I spent a good bit of time yesterday researching the topic. I thought my take might have been a bit restricted. Maybe I need to get a different view on the subject. I found a great article on the over at Attic Annie's blog right here. It seems Annie has mixed feelings about the trend, too. I think her posts reflects what a lot of people/bride's feel about the subject.
The Fayetteville Observer had another piece on the TTD topic right here. Read the article if you’d like - I prefer the commenter’s comments following the article.
Here is another take from the Washington Post right here. I love the paragraph near the end of the article - And in the process, photographers find themselves unshackled from wedding day constraints. "I get to have creative insight for once," says Britton. "And there's no time limitations."
Folks, taking pictures of the bride and groom other than on the wedding day was a concept started by Rocky Gunn in the 70's. Yes, I said, those 1970's. After starting my business we started incorporating the TTD sessions into our own studio offerings. We just called it something different. It was called a Bridal Pictorial session. In fact , we still shoot them for our clients today. Like they say, "What goes around, comes around." Like Mr. Britton says above - no wedding day constraints at all - yes, plenty of time to be creative.
ImagingInfo.com has another article on the subject entitled, "Embracing a "Trash-the-Dress" Shoot." [link] They've come to the same conclusion Rocky did years ago - do an additional bridal shoot (call it whatever you want - TTD, Bridal Pictorial, etc.) on a different day in a cool location and, as this article points out, "... the images can create an amazing addition to any album or wedding collection." I agree - and this article illustrates the point wonderfully.
So what's my final take on these types of bridal sessions? You know there are some beautiful images created in these non-wedding day sessions. Whether they are called "Trash The Dress", "Rockin' With The Dress", or "Bridal Pictorials", the imagery can be striking (like the image below by Sean and Mel Mclellan), and striking for all the right reasons - no wedding day constraints, perfect weather, fabulous locations, not as much concern for the dress, and most of all - a wonderful way to let your creativity reach new limits!So yes, I am thrilled that photographers are finding their way back to what so many of us have been doing for so many years. I love the fact that the new brides and grooms are being informed of the range of creative possibilities awaiting them if they take the photographer up on his/her non-wedding shoot date. The images produced by those embracing the non-wedding day shoot can be a great addition to any wedding collection.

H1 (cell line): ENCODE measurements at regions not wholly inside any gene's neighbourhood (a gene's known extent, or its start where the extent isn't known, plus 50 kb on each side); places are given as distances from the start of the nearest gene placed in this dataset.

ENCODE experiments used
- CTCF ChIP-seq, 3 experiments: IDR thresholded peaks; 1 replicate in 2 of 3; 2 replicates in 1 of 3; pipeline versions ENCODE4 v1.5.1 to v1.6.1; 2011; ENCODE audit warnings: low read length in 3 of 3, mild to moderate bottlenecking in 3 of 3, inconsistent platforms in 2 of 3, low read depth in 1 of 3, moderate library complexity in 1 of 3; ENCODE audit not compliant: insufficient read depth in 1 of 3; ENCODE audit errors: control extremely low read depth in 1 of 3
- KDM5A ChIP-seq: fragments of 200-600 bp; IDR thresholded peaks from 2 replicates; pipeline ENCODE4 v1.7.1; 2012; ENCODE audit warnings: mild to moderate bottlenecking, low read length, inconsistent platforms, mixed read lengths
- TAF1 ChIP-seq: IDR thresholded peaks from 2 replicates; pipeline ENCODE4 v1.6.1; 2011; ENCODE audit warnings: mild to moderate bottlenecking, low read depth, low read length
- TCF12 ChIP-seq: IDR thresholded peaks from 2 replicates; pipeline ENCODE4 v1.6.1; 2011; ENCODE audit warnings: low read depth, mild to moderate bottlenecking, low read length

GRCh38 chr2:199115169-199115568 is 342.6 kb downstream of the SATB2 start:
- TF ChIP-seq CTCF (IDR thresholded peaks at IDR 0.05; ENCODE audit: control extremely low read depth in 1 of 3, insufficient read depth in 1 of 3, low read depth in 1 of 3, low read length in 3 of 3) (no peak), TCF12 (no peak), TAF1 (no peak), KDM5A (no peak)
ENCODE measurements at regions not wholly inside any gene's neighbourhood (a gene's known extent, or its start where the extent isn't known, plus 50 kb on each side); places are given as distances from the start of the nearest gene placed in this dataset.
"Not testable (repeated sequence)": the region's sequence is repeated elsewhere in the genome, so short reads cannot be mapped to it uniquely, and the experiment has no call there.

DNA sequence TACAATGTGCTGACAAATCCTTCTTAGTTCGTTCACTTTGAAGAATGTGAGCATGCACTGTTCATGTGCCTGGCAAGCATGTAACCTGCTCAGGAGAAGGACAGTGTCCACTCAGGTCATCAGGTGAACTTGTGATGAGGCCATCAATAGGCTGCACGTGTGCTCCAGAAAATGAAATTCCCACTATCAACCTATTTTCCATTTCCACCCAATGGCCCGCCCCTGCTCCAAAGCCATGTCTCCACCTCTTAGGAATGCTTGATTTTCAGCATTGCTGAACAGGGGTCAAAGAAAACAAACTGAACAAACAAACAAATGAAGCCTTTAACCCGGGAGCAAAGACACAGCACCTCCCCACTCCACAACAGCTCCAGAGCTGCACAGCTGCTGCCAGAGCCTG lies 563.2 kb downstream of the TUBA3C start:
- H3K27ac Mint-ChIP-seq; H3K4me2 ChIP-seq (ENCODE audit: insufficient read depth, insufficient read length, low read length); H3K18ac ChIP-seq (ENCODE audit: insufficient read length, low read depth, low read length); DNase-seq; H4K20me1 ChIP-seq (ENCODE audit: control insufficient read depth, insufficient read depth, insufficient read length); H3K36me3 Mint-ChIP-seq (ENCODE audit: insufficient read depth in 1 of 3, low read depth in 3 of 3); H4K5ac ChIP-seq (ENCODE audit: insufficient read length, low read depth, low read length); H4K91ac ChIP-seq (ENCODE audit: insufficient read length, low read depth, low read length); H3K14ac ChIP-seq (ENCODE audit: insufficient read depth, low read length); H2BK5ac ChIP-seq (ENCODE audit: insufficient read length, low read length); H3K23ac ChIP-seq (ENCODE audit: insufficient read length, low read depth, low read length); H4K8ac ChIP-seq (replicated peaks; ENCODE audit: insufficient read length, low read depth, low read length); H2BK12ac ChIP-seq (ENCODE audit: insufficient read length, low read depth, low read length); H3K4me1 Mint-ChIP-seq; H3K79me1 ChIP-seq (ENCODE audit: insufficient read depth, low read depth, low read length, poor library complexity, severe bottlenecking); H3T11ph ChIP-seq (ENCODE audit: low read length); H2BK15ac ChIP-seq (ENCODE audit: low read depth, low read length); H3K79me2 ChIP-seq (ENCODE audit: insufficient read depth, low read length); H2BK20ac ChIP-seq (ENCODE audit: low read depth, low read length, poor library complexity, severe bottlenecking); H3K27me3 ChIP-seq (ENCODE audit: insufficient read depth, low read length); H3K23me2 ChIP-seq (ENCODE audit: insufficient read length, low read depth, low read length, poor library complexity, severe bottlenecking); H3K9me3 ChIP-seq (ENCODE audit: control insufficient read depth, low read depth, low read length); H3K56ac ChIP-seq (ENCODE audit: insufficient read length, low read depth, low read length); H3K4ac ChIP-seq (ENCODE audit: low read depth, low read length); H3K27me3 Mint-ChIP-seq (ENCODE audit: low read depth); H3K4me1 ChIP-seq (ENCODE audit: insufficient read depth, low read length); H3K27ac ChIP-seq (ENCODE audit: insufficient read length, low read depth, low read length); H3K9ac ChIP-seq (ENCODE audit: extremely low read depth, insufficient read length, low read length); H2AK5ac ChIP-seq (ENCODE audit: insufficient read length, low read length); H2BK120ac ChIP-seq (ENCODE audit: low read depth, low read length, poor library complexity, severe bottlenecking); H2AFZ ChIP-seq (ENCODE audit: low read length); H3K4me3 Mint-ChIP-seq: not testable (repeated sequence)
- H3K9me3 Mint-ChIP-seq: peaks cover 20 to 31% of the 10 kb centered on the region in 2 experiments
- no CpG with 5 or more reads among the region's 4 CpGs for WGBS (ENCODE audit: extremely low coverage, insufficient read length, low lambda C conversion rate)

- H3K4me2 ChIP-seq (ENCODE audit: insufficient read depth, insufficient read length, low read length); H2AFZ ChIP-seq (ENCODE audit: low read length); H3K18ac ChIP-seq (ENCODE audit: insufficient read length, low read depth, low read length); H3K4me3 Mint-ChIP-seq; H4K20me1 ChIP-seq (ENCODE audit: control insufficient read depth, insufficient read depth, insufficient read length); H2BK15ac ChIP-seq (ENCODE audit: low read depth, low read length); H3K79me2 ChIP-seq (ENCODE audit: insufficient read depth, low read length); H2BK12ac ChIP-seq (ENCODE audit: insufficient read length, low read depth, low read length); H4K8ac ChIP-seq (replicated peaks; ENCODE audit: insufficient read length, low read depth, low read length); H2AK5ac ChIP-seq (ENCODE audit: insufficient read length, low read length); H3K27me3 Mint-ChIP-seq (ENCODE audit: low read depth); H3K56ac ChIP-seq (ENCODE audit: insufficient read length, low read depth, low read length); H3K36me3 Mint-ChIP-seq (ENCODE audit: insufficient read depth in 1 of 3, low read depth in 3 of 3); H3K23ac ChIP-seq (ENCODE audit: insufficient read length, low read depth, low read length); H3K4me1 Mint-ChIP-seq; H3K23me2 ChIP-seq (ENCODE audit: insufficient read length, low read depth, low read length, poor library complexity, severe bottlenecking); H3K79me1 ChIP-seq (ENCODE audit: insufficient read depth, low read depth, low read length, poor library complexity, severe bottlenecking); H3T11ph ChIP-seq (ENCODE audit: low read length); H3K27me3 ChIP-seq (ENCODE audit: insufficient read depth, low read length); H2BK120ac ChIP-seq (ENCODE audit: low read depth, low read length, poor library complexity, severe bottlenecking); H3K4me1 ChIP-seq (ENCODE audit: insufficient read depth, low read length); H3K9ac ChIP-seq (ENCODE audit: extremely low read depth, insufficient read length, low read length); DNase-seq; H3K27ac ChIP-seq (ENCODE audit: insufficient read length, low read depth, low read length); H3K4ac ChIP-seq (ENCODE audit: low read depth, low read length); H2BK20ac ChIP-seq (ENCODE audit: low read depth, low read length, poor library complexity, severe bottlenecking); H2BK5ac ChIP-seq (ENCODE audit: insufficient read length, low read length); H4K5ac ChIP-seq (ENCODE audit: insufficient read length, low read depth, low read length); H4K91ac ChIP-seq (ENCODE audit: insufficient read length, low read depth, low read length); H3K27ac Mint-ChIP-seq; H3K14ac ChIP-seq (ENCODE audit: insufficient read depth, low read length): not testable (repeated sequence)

On the negative side though, too many of these sessions are in such bad taste, they are not creative, and simply represent wedding photography at it's vulgar worst. But, you say, "It's my right to have bad taste." You're right, but I don't need to appreciate or enjoy it. I'd rather be on the classy side of these sessions all the time.
Food For Thought-
Hey gang, that's it for me today. We are putting finishing touches on my Master Class beginning on Monday. I'm meeting with my "coaches" in just a few minutes, so I'm out of here. See ya' Monday, -David